This study used data collected from two systematic reviews of short term therapy for reflux oesophagitis3 and of long term maintenance therapy in oesophagitis patients.4 Though this latter review4 also collates data from endoscopy negative reflux disease patients, data from this patient group have not been used in this analysis.
Randomised controlled trials were identified from the Cochrane Controlled Trials Register, MEDLINE (1966–2000), EMBASE (1988–2000), and CINAHL (1982–2000). The search terms used have been outlined elsewhere.3
Papers identified by the search strategy were reviewed for eligibility (see below) by two researchers using predefined criteria. The researchers’ initial judgements were blinded to the conclusions on eligibility reached by their colleague. Any discrepancies between the two researchers were then resolved by discussion of the paper. Eligible trials underwent data extraction using a predesigned data extraction form, which was checked by a second reviewer.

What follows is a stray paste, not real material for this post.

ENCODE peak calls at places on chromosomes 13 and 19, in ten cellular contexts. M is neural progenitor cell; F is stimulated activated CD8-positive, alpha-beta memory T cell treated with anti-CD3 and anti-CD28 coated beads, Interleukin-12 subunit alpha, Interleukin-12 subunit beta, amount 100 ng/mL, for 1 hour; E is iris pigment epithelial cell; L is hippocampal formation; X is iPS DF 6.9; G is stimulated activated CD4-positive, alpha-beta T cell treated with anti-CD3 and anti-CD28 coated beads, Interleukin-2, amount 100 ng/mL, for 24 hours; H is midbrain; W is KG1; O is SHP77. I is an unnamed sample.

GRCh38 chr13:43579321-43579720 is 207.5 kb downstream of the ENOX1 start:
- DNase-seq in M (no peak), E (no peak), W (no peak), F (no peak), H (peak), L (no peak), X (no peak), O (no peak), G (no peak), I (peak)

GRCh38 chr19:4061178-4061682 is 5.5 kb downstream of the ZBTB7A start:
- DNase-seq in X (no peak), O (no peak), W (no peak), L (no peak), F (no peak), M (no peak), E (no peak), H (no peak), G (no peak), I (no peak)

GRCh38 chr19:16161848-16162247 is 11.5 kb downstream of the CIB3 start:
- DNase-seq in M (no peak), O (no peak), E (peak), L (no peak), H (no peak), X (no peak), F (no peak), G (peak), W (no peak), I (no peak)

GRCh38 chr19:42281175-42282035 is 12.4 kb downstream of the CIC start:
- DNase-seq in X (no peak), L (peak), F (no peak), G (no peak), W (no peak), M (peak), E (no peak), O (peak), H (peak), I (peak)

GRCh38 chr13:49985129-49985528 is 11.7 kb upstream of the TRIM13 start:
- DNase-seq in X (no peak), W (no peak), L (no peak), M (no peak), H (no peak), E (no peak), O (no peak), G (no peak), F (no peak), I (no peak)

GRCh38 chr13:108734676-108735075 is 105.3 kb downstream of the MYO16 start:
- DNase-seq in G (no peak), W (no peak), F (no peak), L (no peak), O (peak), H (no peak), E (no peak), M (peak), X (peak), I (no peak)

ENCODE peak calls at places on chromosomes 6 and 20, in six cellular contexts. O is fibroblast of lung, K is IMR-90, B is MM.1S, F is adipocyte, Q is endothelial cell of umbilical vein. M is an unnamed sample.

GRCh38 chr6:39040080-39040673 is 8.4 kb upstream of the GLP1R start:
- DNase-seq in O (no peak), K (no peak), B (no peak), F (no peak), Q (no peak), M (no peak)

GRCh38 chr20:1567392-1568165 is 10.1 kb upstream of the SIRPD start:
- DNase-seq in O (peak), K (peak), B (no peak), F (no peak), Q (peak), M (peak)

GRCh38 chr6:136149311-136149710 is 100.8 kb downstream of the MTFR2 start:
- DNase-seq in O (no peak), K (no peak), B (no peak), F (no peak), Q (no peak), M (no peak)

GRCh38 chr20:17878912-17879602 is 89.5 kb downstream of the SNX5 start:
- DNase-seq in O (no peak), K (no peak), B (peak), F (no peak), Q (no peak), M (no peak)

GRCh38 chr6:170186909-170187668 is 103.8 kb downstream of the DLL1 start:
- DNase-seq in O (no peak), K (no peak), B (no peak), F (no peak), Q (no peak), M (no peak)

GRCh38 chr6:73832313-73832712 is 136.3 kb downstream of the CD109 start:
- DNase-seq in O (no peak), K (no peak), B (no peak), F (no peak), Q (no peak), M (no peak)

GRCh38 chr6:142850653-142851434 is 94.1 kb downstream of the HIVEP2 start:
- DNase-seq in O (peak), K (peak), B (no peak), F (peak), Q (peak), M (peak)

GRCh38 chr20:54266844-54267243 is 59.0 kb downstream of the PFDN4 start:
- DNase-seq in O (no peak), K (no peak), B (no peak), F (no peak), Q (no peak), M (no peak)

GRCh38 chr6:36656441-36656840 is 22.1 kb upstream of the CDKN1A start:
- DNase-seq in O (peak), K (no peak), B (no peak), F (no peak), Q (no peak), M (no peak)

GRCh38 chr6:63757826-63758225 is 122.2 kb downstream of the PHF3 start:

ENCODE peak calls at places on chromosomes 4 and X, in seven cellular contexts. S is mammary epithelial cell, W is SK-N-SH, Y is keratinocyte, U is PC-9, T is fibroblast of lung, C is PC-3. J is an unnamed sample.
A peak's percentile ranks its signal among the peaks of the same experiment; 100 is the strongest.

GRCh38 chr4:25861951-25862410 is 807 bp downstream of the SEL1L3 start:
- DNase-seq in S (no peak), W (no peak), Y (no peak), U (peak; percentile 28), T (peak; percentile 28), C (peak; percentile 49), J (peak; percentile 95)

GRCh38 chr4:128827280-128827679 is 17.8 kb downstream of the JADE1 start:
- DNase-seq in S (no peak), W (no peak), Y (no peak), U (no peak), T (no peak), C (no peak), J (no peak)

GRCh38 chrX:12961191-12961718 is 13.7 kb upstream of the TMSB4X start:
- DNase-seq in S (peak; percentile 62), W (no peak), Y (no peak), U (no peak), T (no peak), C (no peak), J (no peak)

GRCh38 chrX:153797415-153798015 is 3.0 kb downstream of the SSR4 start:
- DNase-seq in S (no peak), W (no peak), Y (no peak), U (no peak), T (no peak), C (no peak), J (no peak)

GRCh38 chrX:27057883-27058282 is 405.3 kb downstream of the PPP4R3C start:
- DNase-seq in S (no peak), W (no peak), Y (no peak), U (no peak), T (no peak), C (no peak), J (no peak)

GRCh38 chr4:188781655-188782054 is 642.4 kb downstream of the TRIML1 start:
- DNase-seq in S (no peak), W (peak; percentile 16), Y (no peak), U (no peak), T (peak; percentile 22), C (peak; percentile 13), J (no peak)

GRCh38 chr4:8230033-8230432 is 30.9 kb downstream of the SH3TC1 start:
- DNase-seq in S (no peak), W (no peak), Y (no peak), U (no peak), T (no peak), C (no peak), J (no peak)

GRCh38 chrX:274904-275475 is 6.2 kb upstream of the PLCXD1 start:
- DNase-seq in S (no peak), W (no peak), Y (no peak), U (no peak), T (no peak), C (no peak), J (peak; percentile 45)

Short term trials
Initial therapy trials on patients with oesophagitis were potentially eligible if they assessed symptoms 2–12 weeks after start of therapy. The interventions evaluated were proton pump inhibitors, H2 receptor antagonists, prokinetics, or sucralfate, and these were compared either with each other or with placebo, with or without antacids.
Long term or maintenance trials